We eventually describe how to instantiate Romulus and Remus modes using the Skinny lightweight tweakable block cipher proposed at CRYPTO 2016, including the hardware implementation results.

###### Jing Yang, Thomas Johansson, Alexander Maximov

ePrint Report
SNOW 3G is a stream cipher designed in 2006 by ETSI/SAGE, serving in 3GPP as one of the standard algorithms for data confidentiality and integrity protection. It is also included in the 4G LTE standard. In this paper we derive vectorized linear approximations of the finite state machine of SNOW 3G. In particular, we show one 24-bit approximation with a bias around $2^{-37}$ and one byte-oriented approximation with a bias around $2^{-40}$. We then use the approximations to launch attacks on SNOW 3G. The first approximation is used in a distinguishing attack resulting in an expected complexity of $2^{172}$ and the second one can be used in a standard fast correlation attack resulting in key recovery in an expected complexity of $2^{177}$. If the key length in SNOW 3G would be increased to 256 bits, the results show that there are then academic attacks on such a version faster than the exhaustive key search.

###### Sanjam Garg, Mohammad Hajiabadi, Rafail Ostrovsky

ePrint Report
Substantial work on trapdoor functions (TDFs) has led to many powerful notions and applications. However, despite tremendous work and progress, all known constructions have prohibitively large public keys.

In this work, we introduce new techniques for realizing so-called range-trapdoor hash functions with short public keys. This notion, introduced by DÃ¶ttling et al. [Crypto 2019], allows for encoding a range of indices into a public key in a way that the public key leaks no information about the range, yet an associated trapdoor enables recovery of the corresponding input part. We give constructions of range-trapdoor hash functions, where for a range $I$ the public key consists of $O(n)$ group elements, improving upon $O(n |I|)$ achieved by DÃ¶ttling et al. Moreover, by designing our evaluation algorithm in a special way involving Toeplitz matrix multiplication and by showing how to perform fast-Fourier transforms in the exponent, we arrive at $O(n \log n)$ group operations for evaluation, improving upon $O(n^2)$, required of previous constructions. Our constructions rely on power-DDH assumptions in pairing-free groups. As applications of our results we obtain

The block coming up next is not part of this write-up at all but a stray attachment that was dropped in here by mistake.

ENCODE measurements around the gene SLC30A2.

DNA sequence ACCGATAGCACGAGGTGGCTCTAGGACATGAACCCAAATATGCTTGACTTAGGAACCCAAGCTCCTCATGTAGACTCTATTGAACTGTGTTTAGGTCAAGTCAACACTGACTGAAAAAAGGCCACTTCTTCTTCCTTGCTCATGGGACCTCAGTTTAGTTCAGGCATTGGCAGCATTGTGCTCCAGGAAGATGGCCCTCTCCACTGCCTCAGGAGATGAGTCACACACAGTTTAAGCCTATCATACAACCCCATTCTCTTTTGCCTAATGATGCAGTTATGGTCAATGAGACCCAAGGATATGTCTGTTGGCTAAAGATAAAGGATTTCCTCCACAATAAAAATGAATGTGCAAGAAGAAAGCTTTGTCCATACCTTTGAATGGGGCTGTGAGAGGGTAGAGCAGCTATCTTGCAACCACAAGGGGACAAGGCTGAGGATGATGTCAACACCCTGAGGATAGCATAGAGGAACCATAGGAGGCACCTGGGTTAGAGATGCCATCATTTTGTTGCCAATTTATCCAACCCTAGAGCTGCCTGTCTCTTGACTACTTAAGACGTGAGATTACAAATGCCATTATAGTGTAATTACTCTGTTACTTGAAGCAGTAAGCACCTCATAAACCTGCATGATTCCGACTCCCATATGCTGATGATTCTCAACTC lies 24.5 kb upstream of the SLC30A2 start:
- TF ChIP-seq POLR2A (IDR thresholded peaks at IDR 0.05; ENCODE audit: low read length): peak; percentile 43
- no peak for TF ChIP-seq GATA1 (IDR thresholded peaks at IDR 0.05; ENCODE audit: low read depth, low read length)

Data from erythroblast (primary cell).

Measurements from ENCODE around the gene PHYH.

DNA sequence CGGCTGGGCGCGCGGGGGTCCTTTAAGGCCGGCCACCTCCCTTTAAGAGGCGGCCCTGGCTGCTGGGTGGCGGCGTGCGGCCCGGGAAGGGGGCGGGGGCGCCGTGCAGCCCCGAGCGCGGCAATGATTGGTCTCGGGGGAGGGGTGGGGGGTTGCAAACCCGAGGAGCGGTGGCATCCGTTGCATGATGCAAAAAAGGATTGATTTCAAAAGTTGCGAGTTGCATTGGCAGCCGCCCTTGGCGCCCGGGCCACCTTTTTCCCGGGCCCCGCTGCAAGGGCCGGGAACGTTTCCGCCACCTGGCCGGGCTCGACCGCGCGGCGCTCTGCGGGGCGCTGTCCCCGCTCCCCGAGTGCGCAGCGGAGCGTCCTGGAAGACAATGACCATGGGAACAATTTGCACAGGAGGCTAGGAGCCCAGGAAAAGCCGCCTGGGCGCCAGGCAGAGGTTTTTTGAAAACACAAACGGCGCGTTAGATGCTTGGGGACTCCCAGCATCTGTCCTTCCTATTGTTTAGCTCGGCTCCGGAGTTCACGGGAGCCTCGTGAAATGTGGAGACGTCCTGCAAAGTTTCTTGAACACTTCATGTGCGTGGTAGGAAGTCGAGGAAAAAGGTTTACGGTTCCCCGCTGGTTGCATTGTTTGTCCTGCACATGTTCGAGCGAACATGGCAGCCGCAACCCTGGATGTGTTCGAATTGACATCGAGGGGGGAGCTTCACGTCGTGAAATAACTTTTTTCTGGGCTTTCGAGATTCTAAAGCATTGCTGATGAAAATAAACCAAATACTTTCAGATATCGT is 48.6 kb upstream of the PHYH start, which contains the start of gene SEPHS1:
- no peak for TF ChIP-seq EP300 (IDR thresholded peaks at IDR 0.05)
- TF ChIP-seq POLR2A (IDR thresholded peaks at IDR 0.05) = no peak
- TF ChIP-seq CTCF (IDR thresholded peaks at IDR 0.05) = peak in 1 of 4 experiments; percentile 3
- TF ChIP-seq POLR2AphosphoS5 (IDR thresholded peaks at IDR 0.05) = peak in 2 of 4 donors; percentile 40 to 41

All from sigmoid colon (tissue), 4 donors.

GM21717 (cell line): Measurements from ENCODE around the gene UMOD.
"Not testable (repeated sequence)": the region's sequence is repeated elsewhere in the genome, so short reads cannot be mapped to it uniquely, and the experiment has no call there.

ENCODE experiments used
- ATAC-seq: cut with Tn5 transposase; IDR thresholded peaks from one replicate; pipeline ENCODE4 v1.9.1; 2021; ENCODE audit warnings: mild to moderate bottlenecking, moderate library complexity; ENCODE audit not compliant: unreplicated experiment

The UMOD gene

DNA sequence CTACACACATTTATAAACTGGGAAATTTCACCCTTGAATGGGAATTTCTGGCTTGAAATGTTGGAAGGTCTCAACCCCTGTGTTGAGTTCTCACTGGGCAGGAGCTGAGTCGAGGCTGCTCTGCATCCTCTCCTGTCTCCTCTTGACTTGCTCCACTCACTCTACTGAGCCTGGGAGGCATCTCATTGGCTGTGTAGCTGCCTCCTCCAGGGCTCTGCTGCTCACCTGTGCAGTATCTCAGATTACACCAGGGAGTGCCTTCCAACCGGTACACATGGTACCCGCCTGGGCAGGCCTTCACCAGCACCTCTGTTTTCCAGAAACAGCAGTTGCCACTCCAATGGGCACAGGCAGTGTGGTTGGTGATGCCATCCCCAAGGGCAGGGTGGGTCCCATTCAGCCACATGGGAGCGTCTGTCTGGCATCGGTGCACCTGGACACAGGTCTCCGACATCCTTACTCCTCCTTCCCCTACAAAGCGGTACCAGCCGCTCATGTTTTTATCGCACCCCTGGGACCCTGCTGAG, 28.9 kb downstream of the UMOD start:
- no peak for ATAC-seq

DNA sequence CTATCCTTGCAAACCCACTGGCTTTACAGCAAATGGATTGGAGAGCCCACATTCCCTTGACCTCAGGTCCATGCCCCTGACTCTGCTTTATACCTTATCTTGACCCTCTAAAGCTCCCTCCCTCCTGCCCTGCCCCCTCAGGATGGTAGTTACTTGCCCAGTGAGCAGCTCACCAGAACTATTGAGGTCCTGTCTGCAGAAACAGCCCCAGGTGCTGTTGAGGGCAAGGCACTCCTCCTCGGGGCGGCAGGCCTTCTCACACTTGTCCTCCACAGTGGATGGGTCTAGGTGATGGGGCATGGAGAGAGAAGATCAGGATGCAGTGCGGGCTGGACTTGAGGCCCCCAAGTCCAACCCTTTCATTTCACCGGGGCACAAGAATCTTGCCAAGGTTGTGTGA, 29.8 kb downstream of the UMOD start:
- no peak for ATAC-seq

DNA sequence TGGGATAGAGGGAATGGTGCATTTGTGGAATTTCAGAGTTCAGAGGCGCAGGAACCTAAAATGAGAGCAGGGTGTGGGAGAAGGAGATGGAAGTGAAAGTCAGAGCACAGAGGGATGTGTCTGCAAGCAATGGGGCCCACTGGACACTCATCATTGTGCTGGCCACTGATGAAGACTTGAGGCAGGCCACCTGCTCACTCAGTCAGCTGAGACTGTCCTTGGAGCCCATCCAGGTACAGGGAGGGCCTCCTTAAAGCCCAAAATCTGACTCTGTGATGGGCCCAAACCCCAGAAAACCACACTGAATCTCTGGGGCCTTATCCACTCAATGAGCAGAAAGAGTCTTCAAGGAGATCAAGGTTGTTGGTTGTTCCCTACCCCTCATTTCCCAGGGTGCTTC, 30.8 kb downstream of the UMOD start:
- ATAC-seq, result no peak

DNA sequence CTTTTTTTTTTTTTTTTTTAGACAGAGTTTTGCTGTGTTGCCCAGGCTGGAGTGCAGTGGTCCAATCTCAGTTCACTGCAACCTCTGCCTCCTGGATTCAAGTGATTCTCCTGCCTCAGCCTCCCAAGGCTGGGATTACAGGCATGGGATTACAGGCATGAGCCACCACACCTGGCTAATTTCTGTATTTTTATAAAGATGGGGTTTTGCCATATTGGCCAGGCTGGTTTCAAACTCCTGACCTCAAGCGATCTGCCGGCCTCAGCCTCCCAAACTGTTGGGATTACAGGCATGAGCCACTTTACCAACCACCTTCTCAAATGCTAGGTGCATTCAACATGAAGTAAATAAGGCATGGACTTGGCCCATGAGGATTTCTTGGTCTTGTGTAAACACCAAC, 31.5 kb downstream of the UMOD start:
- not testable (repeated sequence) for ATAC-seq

(1) The first construction of (rate-1) lossy TDFs with public keys consisting of a linear number of group elements (without pairings).

(2) Rate-1 string OT with receiver communication complexity of $O(n)$ group elements, where $n$ is the sender's message size, improving upon $O(n^2)$ [Crypto 2019]. This leads to a similar result in the context of private-information retrieval (PIR).

(3) Semi-compact homomorphic encryption for branching programs: A construction of homomorphic encryption for branching programs, with ciphertexts consisting of $O(\lambda n d)$ group elements, improving upon $O(\lambda^2 n d)$. Here $\lambda$ denotes the security parameter, $n$ the input size and $d$ the depth of the program.

In this work, we introduce new techniques for realizing so-called range-trapdoor hash functions with short public keys. This notion, introduced by DÃ¶ttling et al. [Crypto 2019], allows for encoding a range of indices into a public key in a way that the public key leaks no information about the range, yet an associated trapdoor enables recovery of the corresponding input part. We give constructions of range-trapdoor hash functions, where for a range $I$ the public key consists of $O(n)$ group elements, improving upon $O(n |I|)$ achieved by DÃ¶ttling et al. Moreover, by designing our evaluation algorithm in a special way involving Toeplitz matrix multiplication and by showing how to perform fast-Fourier transforms in the exponent, we arrive at $O(n \log n)$ group operations for evaluation, improving upon $O(n^2)$, required of previous constructions. Our constructions rely on power-DDH assumptions in pairing-free groups. As applications of our results we obtain

(1) The first construction of (rate-1) lossy TDFs with public keys consisting of a linear number of group elements (without pairings).

(2) Rate-1 string OT with receiver communication complexity of $O(n)$ group elements, where $n$ is the sender's message size, improving upon $O(n^2)$ [Crypto 2019]. This leads to a similar result in the context of private-information retrieval (PIR).